So far today, by about 10 a.m. on a Monday morning, we've produced 3.62 kilowatt hours (kwh) of solar energy. The day's still early. So far, in less than a week, we have offset 6 pounds of carbon emissions.
Solarize me, baby. Tell me I'm not the only one.
We have a few other measures of our ongoing solar energy production, endlessly tracked by the personalized website the company gave us. So far, I'm told, the day's solar production has prevented 6 mi of greenhouse emissions. If only I knew what 'mi' were.
On Sunday, warm and sunny, we produced 27.51 kwh, 20 percent of a typical full-week's household use. So we're producing more than we use and it's likely that we will build up a substantial credit to set against the colder, less sunny months when we must rely more on power from the grid, i.e. electricity produced by whatever source the power company happens to purchase. The usual stuff, oil and gas fired plants, even a few coal fired plants (not many in New England), nuclear reactors, hydroelectric from Canada. Some percentage produced by sustainable wind and solar producers. And some power made from fracted gas wells, where water is pumped (i.e. wasted) deep into the ground to the detriment of the environment. Power grid sources: most of which continue to deliver greenhouse gases to the atmosphere at an unsustainable rate.
And which will, quite possibly in the not so distant future, undermine and destabilize civilization as we know it. What happens then is anybody's guess. I hope I'm somewhere else by then, watching another channel.
Getting solar installed on your roof is not extraordinarily difficult, but it is more difficult than, say, buying a car. Even more difficult than buying a home computer or other digital device, which usually takes us about half a year to do. (We have 'home improvement projects' that take considerably longer.)
It took us at least half a year, probably more, to get solar panels on our roof from the time we began exploring options offered by a couple of companies. The options aren't all that different , they're just confusing to understand. When the company puts panels on the roof of your house, is it "our" or "their" power? Where does it go? Can you 'keep' your own solar power? (No.) The website they gave us to watch the little bars go up on the graph titles its initial category as "my solar production." But I know better, it's their power. Wwe pay them for it.
How much money you're saving by paying the rate you've contracted for with your solar company depends on how expensive power from your ordinary power company is. In an area such as Long Island, where I grew up, you'd be saving a lot because the cost of power is high. In the Boston area, where we live, the cost is lower. The chief financial benefit is locking in a good rate for solar power for long period; a rate lower than what you're paying for power from the grid.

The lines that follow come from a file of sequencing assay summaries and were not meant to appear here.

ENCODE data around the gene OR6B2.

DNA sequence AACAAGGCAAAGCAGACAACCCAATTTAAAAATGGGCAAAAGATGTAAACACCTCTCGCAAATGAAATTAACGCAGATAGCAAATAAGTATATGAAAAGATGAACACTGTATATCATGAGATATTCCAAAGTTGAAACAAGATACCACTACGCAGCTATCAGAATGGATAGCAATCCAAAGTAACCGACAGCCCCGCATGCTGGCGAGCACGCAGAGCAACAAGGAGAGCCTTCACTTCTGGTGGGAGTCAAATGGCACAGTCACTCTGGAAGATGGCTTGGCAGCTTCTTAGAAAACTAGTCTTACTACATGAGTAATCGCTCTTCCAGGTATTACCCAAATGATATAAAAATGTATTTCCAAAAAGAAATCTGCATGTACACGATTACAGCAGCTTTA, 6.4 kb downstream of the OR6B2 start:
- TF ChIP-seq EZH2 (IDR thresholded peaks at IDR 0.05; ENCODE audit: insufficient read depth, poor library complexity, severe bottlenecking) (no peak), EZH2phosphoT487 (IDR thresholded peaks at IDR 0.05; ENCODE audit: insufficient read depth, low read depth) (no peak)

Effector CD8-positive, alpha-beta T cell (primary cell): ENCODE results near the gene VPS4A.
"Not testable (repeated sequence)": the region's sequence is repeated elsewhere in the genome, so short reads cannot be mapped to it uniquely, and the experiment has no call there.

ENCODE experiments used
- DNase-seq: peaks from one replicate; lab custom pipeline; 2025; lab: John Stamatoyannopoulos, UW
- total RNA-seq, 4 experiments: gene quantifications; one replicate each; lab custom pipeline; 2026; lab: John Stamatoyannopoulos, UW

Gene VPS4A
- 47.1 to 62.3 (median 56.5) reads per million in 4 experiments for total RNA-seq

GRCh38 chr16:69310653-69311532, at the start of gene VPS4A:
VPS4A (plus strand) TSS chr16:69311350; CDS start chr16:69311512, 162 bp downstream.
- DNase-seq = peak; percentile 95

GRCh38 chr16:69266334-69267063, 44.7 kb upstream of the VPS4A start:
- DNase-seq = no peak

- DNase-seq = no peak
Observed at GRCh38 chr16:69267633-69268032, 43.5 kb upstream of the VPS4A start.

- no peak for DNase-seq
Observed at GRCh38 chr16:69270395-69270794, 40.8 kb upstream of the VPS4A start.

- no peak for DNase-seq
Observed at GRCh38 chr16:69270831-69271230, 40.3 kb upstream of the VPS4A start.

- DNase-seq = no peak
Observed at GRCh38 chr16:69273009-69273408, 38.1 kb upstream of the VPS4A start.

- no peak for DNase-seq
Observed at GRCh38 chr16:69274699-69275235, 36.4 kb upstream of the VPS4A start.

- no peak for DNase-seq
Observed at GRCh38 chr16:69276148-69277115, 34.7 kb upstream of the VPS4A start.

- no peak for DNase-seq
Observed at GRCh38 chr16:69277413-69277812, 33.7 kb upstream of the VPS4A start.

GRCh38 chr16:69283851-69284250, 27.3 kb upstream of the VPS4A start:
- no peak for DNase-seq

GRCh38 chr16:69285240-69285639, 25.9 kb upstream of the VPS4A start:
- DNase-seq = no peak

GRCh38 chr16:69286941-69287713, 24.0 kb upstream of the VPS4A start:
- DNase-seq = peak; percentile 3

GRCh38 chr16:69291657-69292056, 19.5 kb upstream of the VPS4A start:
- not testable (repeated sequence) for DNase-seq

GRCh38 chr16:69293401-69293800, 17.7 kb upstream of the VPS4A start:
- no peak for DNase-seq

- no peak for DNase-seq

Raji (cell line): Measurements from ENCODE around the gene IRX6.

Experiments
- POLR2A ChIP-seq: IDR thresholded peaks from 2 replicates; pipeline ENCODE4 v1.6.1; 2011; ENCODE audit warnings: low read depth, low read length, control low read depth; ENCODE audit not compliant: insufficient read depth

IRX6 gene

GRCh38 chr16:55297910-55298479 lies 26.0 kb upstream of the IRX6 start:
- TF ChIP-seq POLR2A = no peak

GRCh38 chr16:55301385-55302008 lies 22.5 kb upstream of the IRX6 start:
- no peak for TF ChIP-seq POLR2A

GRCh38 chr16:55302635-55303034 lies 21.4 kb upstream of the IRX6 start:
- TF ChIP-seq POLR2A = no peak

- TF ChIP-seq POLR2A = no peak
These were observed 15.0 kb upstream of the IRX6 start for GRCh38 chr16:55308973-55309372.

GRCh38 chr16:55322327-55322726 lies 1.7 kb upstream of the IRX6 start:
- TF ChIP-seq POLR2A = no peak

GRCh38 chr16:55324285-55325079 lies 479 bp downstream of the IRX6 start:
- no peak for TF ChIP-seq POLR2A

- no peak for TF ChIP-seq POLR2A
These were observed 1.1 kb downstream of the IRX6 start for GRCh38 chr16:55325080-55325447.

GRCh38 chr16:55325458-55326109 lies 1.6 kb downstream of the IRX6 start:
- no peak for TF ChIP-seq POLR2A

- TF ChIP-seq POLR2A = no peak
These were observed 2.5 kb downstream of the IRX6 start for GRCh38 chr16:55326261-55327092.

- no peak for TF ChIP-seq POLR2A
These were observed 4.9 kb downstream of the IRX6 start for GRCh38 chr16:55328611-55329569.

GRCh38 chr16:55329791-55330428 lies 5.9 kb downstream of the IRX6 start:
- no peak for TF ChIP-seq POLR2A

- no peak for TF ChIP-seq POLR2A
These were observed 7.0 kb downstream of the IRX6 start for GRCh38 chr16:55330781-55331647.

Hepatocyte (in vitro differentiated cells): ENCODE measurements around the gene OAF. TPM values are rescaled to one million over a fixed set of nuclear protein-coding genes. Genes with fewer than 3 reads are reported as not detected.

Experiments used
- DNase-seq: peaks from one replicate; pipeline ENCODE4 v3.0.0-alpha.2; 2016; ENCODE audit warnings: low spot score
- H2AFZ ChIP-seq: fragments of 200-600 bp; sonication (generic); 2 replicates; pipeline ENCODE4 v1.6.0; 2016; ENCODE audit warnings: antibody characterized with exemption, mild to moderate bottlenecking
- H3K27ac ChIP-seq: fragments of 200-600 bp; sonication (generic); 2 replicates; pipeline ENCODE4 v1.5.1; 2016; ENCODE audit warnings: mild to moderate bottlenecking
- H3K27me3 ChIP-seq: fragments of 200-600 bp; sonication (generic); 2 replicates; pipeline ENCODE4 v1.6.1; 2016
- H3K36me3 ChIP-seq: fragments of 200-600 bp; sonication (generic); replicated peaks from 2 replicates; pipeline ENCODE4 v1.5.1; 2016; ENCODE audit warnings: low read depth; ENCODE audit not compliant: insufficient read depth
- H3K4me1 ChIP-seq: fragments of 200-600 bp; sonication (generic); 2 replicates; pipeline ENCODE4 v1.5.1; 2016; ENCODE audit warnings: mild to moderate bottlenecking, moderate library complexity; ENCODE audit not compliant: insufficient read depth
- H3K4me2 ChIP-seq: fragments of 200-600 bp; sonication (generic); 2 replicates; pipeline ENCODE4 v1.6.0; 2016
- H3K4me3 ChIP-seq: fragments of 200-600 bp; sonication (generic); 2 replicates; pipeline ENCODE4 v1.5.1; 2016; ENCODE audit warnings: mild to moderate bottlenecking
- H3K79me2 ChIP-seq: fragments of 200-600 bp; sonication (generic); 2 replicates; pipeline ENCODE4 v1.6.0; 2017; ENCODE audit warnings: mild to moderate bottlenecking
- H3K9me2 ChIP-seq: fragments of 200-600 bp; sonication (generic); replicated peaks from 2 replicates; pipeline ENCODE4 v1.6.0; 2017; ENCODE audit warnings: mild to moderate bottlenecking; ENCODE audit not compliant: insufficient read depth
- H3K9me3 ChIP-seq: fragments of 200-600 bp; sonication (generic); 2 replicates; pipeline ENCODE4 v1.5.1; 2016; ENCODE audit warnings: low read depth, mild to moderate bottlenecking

The solar companies you deal with are likely to be based somewhere else. If you like reading emails filled with technical information, you'll enjoy this process. I hated it. Anne took over, not out of love for the subject but commitment to the goal. Even after we signed a deal, they got our names wrong on the contract, city hall insisted on giving them the wrong address for our house. The company sent a doughty local contractor to crawl all over over roof in winter (more than once) because like all organizations, they are a bureaucracy with their own rules and red tape, and if the engineer sign-off guy in California can't tell from the photos sent to him that your roof is the way they want it he won't sign off. It's a little like asking a guy to fire a drone from half a world away, only not so murderous.
Really, the key question the company asks is does your roof, or enough of your roof, get enough direct sunlight to make putting the panels up there economically viable? With ours, one half of the roof, the southern side, gets plenty of sun. The other side has trees and a much worse angle on the son. Our next door neighbor, who professionally helps people use sustainable energy, doesn't have a roof area that receives enough direct sunlight cutting down a tree. He doesn't want to cut the tree; I wouldn't want to either.
The only part of the going solar process that went quickly and easy was the the April day when the local contractors arrived to put up the panels, and the wiring, and the various electrical boxes that are now encrusted on your house, like large inorganic coral.
That went by in a flash. These folks knew what they were doing. They work in our region. 'This is the third house we've done this week,' the electrician told me; it was Wednesday.
Waiting for their work to be inspected was pure local bureaucratic annoyance. Encouraging a local city hall to get on the stick cannot be done from California. Weeks in the planning, the act of inspection took 15 seconds. Some day artificial intelligence will arrange these connections much more efficiently. The next hangup was waiting for the power company to turn on their part of our new meter; they have to come to the house to do it. We were told to expect weeks of waiting -- the company has no incentive to be quick about this; they hate residential customers going solar, less profit for them. But they were out in a week, probably because Anne found somebody to call.
So now since May 5 we've produced 150 kwh, 25 percent of a full month's use, saving over 229 pounds of carbon emissions. We saved the equivalent of planting only 2 trees in our neighborhood. Homeowners, take note, trees do a lot; they eat carbon.
It's after eleven now, we're up to 6.7 kwh for the day, but the weather is cooling, our hourly rate declined.
Still, solar panels give you us another reason to root for sunny days. And, after all, I have always loved sunny days and have no inclination, whatsoever, to move to Seattle.